Ever since the end of the Cold War, the predominant form of apocalyptic terrorism has concerned offensive jihad (“holy war”). Through extreme violence and intimidation, but also via persuasive promotion of absolutist beliefs, the goal is to politically advance a strict and radical form of Islamic governance everywhere chaos reigns or can be created.
In recent years, however, far-right terrorism has risen sharply to more than one-third of terror attacks globally. In the UK, the majority of people put through the government’s “Prevent” deradicalization program are now linked to the far-right. Since 2014, domestic-based attacks in the U.S. outnumber jihadi attacks, with every extremist killing in 2018, and so far in 2019, linked to right-wing ideology or white nationalist supremacism.
Our political leaders and law enforcement recognize that matters are different now than when I asked officials at the FBI in 2010 how right-wing terrorism compared to jihadi terrorism: “After [the 1995] Oklahoma [City bombing] we made sure the far-right groups were covered,” I was told, “we’re on top of it now because we’ve infiltrated them and know what they’re up to.”
Yet far-right supremacist terrorism is still more likely to be overlooked or tolerated by Western polities: because of cultural history and familiarity (the presence of supremacist groups since the Civil War, like the KKK; fascism and Nazism in Europe; and so on); because of legal protections extended to domestic groups; and because individuals who adhere to violent white supremacism need not belong to a hate group in any formal or easily identifiable way.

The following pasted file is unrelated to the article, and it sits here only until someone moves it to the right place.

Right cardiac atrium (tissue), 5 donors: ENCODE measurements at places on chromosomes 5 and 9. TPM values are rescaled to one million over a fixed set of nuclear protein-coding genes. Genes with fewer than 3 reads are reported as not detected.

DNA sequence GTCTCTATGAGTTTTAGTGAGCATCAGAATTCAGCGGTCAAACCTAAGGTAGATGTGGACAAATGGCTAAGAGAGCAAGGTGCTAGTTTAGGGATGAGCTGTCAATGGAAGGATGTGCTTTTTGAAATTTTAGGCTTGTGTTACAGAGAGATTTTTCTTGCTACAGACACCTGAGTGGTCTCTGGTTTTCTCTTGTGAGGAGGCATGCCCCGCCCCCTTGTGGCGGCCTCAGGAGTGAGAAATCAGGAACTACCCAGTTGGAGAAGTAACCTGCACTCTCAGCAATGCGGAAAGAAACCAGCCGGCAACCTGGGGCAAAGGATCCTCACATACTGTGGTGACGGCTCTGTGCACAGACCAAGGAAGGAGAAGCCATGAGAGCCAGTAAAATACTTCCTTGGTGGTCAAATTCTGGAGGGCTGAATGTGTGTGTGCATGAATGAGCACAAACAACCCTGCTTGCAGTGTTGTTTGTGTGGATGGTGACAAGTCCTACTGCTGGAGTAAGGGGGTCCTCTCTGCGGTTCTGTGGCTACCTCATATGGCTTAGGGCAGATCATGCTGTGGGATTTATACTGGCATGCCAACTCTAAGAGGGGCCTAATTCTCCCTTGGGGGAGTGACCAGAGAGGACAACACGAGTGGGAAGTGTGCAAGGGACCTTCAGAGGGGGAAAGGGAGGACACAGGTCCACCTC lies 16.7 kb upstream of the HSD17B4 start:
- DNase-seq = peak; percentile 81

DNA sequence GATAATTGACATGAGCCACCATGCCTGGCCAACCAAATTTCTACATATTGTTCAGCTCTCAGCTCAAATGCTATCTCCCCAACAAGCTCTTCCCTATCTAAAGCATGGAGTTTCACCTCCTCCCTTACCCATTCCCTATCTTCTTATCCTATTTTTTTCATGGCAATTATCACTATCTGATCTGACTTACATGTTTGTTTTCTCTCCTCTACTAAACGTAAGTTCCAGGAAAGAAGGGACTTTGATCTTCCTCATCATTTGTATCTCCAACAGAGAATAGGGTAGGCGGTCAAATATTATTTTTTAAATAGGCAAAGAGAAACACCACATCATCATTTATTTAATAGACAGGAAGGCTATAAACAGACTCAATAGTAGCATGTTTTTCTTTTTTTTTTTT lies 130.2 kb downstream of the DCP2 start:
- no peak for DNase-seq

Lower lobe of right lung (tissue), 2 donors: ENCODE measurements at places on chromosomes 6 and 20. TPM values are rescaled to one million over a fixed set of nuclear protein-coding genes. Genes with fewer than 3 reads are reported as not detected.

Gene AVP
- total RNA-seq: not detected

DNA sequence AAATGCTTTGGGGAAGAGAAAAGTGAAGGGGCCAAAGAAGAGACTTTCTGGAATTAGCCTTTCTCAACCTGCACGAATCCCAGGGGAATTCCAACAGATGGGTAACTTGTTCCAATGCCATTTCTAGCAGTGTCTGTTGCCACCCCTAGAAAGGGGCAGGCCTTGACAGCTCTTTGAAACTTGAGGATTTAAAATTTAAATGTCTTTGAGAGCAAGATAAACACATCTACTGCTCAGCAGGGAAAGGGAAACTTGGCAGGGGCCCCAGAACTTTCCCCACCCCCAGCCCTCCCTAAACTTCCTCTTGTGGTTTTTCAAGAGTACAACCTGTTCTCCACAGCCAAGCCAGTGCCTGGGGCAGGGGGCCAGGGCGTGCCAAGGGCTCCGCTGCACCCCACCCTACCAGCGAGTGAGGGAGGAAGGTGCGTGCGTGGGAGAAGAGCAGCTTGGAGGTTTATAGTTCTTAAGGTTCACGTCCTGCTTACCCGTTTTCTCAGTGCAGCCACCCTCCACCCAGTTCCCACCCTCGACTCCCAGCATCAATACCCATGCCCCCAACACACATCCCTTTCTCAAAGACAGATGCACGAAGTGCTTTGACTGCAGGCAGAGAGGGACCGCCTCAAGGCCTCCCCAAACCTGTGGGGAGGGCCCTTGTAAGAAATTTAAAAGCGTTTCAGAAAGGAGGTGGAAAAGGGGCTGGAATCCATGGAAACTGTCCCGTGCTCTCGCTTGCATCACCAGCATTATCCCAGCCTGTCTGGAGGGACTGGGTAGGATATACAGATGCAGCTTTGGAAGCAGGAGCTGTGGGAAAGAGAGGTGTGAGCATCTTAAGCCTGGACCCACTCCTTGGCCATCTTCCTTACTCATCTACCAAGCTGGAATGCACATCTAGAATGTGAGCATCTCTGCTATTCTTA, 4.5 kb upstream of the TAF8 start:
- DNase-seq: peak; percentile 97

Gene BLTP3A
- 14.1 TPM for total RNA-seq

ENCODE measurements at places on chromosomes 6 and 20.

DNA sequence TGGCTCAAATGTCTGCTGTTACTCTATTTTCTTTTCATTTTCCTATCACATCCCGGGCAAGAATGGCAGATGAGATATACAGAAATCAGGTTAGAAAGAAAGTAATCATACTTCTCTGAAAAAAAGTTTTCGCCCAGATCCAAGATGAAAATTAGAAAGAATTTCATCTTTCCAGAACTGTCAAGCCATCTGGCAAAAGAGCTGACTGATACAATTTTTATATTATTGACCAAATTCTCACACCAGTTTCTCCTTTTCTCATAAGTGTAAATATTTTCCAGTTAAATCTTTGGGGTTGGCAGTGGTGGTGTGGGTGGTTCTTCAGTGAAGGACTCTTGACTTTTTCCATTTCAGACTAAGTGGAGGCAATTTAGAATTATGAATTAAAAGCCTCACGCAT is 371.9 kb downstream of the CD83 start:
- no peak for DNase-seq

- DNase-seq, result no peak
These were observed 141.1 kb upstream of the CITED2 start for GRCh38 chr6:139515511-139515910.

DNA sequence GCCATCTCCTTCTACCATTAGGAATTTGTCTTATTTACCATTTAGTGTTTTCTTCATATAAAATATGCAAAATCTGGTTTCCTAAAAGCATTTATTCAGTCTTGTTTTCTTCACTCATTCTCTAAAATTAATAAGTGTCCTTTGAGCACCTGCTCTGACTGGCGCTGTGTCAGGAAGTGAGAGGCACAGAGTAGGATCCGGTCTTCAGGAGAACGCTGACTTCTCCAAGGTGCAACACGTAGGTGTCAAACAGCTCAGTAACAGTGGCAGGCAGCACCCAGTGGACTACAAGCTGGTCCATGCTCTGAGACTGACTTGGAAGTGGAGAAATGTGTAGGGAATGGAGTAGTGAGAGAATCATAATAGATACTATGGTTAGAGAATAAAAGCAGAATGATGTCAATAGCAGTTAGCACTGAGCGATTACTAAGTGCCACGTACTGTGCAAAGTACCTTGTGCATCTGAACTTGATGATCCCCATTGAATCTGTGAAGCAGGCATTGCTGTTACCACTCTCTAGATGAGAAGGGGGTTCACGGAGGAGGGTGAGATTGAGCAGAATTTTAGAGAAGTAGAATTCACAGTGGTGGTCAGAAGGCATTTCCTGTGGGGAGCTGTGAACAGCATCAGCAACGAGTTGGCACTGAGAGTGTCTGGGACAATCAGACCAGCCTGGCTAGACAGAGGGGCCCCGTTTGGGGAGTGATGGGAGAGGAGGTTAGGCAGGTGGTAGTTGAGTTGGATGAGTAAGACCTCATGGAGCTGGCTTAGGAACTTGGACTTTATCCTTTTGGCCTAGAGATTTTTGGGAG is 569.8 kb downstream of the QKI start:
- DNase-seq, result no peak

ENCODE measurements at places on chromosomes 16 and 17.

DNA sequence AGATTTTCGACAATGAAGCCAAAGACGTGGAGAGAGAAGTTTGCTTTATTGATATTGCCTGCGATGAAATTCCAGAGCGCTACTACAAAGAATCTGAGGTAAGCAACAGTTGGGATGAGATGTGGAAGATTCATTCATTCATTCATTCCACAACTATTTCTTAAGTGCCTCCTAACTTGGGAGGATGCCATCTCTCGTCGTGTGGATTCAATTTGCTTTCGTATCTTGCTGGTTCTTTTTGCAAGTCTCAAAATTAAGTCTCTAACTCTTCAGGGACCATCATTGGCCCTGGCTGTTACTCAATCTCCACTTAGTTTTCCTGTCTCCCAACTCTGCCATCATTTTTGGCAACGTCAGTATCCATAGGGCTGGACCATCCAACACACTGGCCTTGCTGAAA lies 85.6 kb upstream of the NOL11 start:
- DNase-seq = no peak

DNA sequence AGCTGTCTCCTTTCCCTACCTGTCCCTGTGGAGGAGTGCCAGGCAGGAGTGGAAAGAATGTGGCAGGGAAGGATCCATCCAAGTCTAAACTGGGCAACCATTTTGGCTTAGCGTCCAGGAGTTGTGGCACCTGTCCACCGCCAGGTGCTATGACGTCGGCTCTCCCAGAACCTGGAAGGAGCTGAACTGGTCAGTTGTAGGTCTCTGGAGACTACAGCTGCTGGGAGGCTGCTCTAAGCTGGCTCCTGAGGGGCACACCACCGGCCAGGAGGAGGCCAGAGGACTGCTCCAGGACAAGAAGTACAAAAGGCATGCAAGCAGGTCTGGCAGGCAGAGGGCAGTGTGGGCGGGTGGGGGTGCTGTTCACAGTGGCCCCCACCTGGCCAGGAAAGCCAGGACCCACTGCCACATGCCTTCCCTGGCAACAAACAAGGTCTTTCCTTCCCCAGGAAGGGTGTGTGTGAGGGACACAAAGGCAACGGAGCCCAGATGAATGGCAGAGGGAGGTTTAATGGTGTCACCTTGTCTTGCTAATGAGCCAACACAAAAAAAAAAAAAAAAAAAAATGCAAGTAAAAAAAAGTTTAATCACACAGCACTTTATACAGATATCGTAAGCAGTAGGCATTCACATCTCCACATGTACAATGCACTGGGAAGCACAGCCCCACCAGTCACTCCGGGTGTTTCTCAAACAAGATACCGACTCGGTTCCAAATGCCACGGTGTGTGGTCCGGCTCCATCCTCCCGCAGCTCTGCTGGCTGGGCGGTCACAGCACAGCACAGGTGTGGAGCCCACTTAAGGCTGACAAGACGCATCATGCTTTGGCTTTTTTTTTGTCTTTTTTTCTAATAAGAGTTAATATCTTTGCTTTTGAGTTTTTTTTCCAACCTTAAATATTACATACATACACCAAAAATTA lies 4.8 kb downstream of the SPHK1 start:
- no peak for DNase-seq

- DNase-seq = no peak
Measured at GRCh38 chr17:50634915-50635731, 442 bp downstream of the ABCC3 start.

Thus, in the U.S., media reporting of attacks by Muslims from 2006 to 2015 received 4.6 times more coverage than other attacks (controlling for target type, fatalities, arrests). Although it’s a crime to give material support (including internet hosting) for jihadi groups designated as foreign terrorist organizations, there are legal impediments to monitoring or interfering with domestic extremism online or off, owing to U.S. First and Second Amendment protections of freedom of speech and right to bear arms.
And far-right killers in the U.S. and Europe are somewhat more prone than jihadis to be lone actors, a significant minority of whom have a history of mental disturbance. They are linked by the Internet and social media to loosely-connected networks of the like-minded that are purposely hard to prosecute or target, rather than through organizations as such.
In the U.S., though, even would-be jihadi attackers tend to act alone. This suggests a greater emphasis on prevention measures similar to those focused on rampage shootings, like the Dayton, Ohio attack that killed 9 and wounded 26 people less than 24 hours after El Paso. Such measures would invariably include the control of automatic weapons and mental health screening.